ADULTING: “The practice of behaving in a way characteristic of a responsible adult, especially the accomplishment of mundane but necessary tasks.”

I borrowed this excellent definition from an online search; the term is too new to be included in the Merriam-Webster dictionary, even though in the past few years hundreds of adulting courses have appeared in our culture. I trust these courses are helping the many young adults who need them.

The bottom-line purpose of “raising kids,” or “parenting” as we now call it, is to prepare children to be adults capable of creating happy, successful lives for themselves. If some of these kids are entering adulthood without the necessary skills, then these courses can be a wonderful resource.

My bias is that the kids should learn these skills while growing up. Oddly, parents often fail to pass on their life skills. I’m a close friend to a man whose practical life skills are astounding. He can repair literally anything – from a Lazy-boy recliner to a swimming pool pump to a bulldozer –  and even build a house all by himself. But oddly, he didn’t teach his three sons any of this know-how. And I once knew a woman whose mother was a gourmet cook. Her daughter’s introduction to cooking happened one morning when her new husband showed her how to fry an egg. True story.

Because these skills are life-empowering, we call them “life skills.” Here’s a partial list: etiquette, grooming, health/hygiene, nutrition, meal planning, food preparation, fitness, safety, sexual health, device maintenance, DIY home repair, vehicle operation, tool-use, interpersonal communication, relationship-building, critical thinking, creativity, self-regulation, time management, money management, problem-solving, decision-making, planning, organization, writing, and others (social media and gaming aren’t included in my list). It’s not only a long list, but there a quite a few “subskills” for each of these skills. However, if parents begin involving their kids in the practical responsibilities of life at a young age, it’s doable.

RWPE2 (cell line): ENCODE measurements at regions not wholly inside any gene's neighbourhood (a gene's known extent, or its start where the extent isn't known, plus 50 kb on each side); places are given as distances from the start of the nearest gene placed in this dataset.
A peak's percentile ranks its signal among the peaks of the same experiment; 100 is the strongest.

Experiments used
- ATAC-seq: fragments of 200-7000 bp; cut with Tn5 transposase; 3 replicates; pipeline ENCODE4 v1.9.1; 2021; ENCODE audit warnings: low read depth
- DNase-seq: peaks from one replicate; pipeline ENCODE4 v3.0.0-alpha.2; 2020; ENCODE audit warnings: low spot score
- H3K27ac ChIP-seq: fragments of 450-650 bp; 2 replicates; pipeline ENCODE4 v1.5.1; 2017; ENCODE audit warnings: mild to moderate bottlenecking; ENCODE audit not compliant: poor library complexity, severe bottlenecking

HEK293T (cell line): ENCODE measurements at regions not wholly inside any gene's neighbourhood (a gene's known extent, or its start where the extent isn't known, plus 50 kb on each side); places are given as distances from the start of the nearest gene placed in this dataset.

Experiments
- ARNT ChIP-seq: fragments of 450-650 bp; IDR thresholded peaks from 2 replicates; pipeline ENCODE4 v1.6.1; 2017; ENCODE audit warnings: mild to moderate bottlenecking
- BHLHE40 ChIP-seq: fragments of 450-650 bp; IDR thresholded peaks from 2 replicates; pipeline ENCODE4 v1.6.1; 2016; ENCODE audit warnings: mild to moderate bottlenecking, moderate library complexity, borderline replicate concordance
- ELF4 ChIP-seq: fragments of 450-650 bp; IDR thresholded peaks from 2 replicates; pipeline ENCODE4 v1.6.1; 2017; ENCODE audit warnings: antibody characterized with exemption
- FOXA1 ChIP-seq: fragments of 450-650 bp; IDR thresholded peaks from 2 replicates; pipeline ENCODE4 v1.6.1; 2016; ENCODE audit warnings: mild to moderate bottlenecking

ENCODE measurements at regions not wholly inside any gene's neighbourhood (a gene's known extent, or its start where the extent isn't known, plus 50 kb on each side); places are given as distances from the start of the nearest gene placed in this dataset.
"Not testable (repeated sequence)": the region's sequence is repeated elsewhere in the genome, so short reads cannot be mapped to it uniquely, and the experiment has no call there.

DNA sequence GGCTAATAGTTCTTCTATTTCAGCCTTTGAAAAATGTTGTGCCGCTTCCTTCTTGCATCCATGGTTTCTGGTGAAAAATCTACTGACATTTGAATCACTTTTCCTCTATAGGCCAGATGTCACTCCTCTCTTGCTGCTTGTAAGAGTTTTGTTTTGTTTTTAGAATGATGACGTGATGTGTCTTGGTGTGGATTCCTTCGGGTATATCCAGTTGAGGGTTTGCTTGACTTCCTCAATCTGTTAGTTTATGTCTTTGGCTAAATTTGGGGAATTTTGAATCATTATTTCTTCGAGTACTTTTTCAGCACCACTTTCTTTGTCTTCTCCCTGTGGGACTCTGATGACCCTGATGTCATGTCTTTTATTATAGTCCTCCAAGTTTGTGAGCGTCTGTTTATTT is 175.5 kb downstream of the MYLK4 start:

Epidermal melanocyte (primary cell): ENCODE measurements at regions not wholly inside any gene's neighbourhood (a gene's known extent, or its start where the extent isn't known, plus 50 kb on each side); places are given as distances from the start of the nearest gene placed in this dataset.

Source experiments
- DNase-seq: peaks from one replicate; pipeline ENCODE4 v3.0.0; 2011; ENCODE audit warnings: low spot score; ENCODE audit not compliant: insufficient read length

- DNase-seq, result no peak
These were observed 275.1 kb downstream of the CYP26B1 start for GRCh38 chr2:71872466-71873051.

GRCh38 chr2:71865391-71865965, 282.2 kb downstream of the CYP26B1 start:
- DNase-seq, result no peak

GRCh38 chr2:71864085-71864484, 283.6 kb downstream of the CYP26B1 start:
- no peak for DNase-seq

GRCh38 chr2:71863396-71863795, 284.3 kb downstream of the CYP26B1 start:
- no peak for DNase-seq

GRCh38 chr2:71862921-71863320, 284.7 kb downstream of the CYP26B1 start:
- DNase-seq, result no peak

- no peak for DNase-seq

I grew up learning almost none of these skills. My dad wasn’t a fix-it kind of guy, so it just didn’t happen. So when I began my adult life I had a lot of catching up to do. I was 35 years old before I learned basic vehicle maintenance. If you didn’t have parents who involved you in a myriad of chores and coached you how to take care of yourself and relate to others, maybe you had to play catch-up, too. All those embarrassing moments as a young adult, all those feelings of inadequacy.

It’s a shame, because the process of passing on essential skills can be a parent-child bonding experience, as well as opportunities for some of the dozens of “talks” about life kids need while growing up. And the gains in self-confidence and self-esteem! I’m wondering: what if we called them “adult skills”? Would kids be more interested in learning them? And maybe parents more motivated to teach them to their kids?

It’s worth a try. Dealing with life’s adversities is hard enough. It seems unfair or unreasonable that a young adult should have to scramble to learn what to do while life is challenging them.